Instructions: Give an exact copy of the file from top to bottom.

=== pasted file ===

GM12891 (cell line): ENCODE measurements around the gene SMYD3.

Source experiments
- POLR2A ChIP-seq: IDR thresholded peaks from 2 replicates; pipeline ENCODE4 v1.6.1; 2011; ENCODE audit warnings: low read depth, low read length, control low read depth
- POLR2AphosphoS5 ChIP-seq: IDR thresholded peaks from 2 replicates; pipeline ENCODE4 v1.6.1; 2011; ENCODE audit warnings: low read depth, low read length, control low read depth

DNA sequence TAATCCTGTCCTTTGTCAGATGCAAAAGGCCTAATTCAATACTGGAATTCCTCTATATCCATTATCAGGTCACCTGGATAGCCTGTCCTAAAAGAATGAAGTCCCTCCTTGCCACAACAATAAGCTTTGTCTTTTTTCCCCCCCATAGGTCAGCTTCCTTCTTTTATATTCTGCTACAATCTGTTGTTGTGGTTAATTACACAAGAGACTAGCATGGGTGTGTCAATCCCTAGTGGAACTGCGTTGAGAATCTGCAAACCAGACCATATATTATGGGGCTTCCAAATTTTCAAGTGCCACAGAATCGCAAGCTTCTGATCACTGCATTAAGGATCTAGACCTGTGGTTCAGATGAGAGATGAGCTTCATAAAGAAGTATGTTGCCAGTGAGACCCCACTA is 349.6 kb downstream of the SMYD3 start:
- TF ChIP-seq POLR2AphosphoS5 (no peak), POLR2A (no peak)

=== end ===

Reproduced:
GM12891 (cell line): ENCODE measurements around the gene SMYD3.

Source experiments
- POLR2A ChIP-seq: IDR thresholded peaks from 2 replicates; pipeline ENCODE4 v1.6.1; 2011; ENCODE audit warnings: low read depth, low read length, control low read depth
- POLR2AphosphoS5 ChIP-seq: IDR thresholded peaks from 2 replicates; pipeline ENCODE4 v1.6.1; 2011; ENCODE audit warnings: low read depth, low read length, control low read depth

DNA sequence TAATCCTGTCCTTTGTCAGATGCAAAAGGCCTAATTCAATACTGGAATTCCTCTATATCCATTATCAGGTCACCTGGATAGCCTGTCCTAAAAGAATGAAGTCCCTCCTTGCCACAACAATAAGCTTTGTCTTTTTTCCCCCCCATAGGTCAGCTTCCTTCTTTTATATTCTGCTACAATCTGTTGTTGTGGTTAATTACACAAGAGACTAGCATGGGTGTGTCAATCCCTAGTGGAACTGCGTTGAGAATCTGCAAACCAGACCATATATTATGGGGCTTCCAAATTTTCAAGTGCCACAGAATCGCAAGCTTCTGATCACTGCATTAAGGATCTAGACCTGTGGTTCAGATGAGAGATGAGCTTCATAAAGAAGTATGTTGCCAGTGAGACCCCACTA is 349.6 kb downstream of the SMYD3 start:
- TF ChIP-seq POLR2AphosphoS5 (no peak), POLR2A (no peak)